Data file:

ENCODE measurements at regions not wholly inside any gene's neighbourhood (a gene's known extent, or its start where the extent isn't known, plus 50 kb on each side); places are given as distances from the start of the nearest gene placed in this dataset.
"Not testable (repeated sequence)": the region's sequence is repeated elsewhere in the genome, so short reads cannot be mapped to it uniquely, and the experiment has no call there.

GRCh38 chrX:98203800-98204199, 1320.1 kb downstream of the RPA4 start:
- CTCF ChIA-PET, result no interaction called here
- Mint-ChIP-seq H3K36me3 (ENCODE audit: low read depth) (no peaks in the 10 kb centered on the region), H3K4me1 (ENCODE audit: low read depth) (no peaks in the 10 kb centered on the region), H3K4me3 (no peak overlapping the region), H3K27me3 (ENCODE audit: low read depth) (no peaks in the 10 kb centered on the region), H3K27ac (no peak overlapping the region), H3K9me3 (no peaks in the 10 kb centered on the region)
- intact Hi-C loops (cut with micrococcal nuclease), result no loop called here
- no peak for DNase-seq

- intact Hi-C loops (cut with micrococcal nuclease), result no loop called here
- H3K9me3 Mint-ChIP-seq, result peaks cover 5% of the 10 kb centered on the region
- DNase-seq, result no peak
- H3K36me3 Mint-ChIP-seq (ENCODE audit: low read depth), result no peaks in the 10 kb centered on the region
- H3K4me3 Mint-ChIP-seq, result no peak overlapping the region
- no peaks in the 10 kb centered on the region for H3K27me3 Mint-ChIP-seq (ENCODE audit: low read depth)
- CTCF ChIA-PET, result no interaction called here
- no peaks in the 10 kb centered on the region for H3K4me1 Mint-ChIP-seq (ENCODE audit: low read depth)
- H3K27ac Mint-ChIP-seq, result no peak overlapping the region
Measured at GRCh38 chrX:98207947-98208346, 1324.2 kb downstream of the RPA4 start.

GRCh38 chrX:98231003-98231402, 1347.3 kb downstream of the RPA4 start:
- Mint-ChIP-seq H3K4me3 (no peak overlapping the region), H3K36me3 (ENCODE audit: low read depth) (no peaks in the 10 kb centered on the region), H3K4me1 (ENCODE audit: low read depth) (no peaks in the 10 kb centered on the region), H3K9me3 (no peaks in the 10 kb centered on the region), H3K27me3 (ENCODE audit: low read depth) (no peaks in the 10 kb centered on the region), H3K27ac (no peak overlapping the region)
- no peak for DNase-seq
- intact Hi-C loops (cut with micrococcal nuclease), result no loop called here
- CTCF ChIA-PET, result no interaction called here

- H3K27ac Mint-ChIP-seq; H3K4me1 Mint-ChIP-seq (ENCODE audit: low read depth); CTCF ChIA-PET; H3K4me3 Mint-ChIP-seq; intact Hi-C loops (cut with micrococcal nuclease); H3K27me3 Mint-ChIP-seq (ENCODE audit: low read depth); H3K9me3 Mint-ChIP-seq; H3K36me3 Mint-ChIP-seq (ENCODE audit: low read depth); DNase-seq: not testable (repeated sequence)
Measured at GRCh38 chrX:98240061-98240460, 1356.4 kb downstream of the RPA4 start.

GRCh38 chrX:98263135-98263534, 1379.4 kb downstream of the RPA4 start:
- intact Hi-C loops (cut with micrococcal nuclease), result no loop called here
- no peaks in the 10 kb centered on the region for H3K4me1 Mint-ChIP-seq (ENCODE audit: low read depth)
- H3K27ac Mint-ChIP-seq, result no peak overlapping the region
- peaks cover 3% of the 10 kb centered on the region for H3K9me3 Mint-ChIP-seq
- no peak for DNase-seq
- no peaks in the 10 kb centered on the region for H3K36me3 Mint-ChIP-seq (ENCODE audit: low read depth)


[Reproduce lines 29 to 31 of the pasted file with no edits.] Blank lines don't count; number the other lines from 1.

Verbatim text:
- peaks cover 3% of the 10 kb centered on the region for H3K9me3 Mint-ChIP-seq
- no peak for DNase-seq
- no peaks in the 10 kb centered on the region for H3K36me3 Mint-ChIP-seq (ENCODE audit: low read depth)